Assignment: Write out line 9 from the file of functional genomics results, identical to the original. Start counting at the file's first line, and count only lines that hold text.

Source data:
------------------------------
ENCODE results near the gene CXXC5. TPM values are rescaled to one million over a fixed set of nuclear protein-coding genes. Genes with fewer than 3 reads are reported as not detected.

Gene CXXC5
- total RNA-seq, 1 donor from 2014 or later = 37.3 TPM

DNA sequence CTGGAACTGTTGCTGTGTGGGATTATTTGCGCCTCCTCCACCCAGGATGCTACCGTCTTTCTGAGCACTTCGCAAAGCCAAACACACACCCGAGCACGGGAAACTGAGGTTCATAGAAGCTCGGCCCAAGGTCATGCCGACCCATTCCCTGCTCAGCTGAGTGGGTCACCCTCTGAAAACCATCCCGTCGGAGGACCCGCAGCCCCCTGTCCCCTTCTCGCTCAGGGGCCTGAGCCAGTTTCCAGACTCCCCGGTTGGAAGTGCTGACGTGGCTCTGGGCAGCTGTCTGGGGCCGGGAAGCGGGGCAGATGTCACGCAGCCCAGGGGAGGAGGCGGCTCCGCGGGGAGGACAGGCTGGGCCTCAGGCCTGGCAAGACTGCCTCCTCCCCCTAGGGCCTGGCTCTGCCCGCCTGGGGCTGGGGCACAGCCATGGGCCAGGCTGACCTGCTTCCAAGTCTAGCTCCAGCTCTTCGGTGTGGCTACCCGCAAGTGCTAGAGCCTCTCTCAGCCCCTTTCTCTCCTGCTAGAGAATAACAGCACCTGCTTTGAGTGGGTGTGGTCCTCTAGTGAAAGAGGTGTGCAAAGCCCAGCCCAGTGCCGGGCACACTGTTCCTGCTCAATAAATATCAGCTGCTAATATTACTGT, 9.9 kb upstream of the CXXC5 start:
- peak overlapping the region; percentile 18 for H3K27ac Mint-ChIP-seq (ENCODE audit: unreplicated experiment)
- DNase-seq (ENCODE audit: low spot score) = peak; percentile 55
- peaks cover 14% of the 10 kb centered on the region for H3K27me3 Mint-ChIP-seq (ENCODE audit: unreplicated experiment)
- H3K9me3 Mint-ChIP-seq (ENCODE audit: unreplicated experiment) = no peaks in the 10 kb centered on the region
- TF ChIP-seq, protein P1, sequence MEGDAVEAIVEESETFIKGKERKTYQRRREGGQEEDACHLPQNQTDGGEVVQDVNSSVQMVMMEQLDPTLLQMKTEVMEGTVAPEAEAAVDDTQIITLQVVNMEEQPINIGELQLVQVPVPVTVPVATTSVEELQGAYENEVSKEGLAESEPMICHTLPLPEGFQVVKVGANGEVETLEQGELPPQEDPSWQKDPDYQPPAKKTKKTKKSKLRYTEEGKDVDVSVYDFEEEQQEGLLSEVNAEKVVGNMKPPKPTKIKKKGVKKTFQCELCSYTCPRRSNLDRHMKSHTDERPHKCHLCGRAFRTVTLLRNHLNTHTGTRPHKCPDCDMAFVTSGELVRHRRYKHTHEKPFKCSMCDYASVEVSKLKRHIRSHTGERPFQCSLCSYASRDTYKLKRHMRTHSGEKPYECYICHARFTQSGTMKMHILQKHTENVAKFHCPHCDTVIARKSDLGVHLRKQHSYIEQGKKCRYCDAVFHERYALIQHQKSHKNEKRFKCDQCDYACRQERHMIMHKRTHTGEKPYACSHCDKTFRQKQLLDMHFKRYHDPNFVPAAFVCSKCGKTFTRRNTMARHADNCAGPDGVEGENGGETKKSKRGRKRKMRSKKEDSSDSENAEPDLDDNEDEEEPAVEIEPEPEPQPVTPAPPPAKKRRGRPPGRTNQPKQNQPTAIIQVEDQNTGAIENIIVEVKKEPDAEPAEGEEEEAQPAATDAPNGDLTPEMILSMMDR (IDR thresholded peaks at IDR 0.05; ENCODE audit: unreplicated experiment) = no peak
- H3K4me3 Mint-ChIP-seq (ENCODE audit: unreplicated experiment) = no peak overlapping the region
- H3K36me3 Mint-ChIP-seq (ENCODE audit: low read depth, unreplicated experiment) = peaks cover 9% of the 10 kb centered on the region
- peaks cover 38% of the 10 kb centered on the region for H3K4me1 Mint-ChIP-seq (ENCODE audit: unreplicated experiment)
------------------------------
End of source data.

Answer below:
- TF ChIP-seq, protein P1, sequence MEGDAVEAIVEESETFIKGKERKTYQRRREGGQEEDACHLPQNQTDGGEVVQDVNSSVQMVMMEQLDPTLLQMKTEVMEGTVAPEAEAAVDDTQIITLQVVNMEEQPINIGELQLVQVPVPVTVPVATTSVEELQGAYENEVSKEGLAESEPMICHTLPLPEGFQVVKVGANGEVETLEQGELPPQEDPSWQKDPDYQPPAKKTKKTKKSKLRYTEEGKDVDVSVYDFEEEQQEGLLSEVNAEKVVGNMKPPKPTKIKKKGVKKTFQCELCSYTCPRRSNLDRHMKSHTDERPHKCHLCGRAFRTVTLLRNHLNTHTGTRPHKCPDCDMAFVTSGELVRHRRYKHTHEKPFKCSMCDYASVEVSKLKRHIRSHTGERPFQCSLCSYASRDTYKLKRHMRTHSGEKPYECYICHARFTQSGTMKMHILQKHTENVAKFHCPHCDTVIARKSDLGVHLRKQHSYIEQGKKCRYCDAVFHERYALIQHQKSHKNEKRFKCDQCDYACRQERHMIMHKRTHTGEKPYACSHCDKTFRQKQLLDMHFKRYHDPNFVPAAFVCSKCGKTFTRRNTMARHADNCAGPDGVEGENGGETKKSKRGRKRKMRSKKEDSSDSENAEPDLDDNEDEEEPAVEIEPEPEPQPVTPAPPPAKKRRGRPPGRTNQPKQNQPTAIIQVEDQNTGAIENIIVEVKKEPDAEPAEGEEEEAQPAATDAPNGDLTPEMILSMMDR (IDR thresholded peaks at IDR 0.05; ENCODE audit: unreplicated experiment) = no peak